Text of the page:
John Giorno is a poet of spontaneity – he labors over his art for years, but in the moment of performance, the words sound like clear, unconscious arising. This is one of the many reasons why New York City is currently celebrating the life of Giorno with I ♥ JOHN GIORNO, a sprawling multi-venue exhibition of his artistic archive; he is also a contributing artist at the Rubin Museum’s The World is Sound exhibit. I interviewed Giorno about his Buddhist practice, the early days of Tibetan Buddhism in America, and poetry as a mirror of mind.
Lauria Galbraith: Given that there’s a citywide retrospective of your work happening right now, how does it feel — as someone who is clued into impermanence — to have all of New York reflecting upon you?
John Giorno: It’s also very impermanent! It’s about to leave. The retrospective was in Paris two or three years ago, and started five years before that, so it’s something that has been continuous, changing and evolving, and miraculously happening; all of the different venues came together in spontaneous ways. It was created by Ugo Rondinone, my partner. I’m eighty years old, so I’m a very passive witness of all of this taking place.
It’s quite the labor of love from him.
Is it strange to see all this through the eyes of somebody else?
No, because he’s an artist and a sculptor and he has perfect eye for that. The whole concept of it was put together by Ugo as a bigger work of art.
There’s a lot of Buddhist imagery in your art and writing. How did you come to Buddhism?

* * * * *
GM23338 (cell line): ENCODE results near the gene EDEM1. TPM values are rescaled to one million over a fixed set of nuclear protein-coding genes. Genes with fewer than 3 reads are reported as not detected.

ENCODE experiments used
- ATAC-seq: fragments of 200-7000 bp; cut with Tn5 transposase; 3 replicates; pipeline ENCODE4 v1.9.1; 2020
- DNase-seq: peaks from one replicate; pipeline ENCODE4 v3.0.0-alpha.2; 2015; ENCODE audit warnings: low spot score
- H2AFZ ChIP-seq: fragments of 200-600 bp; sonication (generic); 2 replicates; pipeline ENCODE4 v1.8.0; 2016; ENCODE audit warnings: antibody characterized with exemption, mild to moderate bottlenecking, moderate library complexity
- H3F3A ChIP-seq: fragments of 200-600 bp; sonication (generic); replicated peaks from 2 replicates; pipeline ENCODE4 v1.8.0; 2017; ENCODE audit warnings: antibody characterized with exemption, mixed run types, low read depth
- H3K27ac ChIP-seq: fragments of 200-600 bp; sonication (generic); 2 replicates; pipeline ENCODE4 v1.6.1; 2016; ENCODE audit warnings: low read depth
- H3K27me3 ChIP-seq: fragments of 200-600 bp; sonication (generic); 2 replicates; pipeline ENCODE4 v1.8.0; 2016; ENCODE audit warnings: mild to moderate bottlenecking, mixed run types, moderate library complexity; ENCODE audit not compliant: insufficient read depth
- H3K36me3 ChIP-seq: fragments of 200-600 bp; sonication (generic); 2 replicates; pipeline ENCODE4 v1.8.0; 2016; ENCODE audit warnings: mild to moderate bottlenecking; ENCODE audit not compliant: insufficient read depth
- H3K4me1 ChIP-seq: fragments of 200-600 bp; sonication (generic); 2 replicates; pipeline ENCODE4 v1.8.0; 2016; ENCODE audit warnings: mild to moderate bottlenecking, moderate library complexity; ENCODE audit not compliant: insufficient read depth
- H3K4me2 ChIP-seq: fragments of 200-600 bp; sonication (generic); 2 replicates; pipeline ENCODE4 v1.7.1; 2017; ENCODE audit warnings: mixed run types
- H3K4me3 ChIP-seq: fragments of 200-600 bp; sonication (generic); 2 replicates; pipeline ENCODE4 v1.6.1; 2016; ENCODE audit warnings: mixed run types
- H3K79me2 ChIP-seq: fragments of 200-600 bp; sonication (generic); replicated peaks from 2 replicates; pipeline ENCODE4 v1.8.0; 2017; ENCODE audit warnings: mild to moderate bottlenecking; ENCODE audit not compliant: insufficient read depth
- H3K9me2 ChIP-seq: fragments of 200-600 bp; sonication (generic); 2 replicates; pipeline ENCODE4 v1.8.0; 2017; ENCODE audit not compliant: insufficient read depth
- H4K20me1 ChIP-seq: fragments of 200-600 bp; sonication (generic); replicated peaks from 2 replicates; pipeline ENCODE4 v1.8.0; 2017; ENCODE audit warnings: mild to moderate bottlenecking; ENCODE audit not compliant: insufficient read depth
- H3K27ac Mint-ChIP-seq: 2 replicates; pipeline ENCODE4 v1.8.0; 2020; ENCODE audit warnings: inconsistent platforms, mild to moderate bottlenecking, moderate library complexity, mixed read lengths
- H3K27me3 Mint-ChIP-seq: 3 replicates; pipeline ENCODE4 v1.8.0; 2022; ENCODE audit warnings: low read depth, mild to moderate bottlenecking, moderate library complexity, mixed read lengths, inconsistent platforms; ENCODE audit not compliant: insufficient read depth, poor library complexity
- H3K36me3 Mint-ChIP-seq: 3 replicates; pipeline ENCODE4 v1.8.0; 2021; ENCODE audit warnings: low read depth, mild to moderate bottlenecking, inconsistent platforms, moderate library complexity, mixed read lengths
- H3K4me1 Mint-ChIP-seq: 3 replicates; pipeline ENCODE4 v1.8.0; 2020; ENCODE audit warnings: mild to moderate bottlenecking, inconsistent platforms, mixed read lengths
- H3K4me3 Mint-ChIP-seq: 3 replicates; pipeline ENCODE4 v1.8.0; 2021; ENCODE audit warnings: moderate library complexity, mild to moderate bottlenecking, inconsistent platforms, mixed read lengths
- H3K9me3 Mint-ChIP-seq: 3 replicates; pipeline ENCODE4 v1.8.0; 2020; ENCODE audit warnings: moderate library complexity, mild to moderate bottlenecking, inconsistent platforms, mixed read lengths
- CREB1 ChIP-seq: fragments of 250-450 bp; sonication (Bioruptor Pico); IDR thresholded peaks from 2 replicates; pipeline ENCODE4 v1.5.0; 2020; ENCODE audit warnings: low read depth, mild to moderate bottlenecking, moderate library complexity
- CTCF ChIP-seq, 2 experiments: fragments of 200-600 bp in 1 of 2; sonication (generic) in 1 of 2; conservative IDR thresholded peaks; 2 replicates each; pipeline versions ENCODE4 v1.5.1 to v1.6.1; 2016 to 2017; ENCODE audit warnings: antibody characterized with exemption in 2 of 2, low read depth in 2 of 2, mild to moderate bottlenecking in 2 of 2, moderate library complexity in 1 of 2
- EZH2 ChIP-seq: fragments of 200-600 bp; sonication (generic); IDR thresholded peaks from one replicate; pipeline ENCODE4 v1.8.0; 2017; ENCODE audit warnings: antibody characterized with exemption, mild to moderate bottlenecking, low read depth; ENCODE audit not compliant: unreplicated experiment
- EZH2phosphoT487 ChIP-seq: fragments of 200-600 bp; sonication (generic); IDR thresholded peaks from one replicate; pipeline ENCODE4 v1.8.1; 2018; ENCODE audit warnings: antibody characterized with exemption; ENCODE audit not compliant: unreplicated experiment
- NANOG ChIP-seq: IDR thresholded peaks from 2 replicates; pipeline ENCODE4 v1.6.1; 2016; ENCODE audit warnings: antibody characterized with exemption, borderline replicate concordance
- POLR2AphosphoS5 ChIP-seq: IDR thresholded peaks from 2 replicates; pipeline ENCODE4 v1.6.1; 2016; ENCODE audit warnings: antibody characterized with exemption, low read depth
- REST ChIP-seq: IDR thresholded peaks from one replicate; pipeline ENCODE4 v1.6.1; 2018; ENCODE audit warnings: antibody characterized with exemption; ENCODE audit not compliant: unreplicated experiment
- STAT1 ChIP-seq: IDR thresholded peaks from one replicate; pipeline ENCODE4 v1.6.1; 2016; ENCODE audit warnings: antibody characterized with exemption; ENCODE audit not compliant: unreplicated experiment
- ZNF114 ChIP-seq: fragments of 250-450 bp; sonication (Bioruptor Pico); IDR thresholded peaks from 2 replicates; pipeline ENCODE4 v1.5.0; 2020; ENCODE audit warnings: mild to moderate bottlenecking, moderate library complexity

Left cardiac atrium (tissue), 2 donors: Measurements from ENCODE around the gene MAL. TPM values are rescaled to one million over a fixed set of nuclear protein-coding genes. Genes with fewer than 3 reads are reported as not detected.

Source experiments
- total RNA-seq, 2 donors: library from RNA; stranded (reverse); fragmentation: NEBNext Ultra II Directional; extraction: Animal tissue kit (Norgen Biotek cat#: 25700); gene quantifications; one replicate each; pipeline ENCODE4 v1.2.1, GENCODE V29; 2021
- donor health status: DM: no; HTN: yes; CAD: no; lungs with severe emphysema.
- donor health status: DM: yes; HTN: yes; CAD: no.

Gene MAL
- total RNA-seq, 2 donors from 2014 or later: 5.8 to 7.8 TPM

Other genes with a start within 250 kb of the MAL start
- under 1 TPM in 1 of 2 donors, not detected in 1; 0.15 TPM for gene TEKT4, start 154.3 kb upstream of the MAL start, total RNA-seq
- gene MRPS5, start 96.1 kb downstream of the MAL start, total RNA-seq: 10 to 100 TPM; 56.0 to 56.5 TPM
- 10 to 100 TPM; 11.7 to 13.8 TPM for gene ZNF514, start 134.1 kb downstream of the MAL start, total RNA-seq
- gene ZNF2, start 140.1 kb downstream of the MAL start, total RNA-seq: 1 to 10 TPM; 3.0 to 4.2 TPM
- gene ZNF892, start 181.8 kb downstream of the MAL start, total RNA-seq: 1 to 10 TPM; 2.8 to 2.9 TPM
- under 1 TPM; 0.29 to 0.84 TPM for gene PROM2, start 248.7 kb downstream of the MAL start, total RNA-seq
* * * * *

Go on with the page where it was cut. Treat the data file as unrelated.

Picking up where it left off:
I formally became a Buddhist when I went to India and met Dudjom Rinpoche in 1970, and before that I started sort of doing Tibetan Buddhist practice, through a friend of Allen Ginsberg up in his farm. Simple early mantras. But I went to school at Columbia, and I studied what they called Oriental philosophy in those days, which was Asian humanities and Asian philosophy. In the middle of the 1960s, I started practicing and subsequently met Dudjom Rinpoche.
Watching your mind and doing practice [is] most important, then and now.
Then I came back to New York and I met Trungpa Rinpoche almost immediately, and even more interesting than that, there was someone call Kunga Dawa who I saw and met in New York. He was a friend of mine before I went to India, who was sent by Trungpa from Scotland to go to Vermont when Tail of the Tiger [now known as Karme Choling Shambhala Meditation Center] was founded. After I came back, I took it very seriously. I did three one-month Tail of the Tiger retreats in three years, doing Trungpa Rinpoche’s practice under the blessing of Kunga.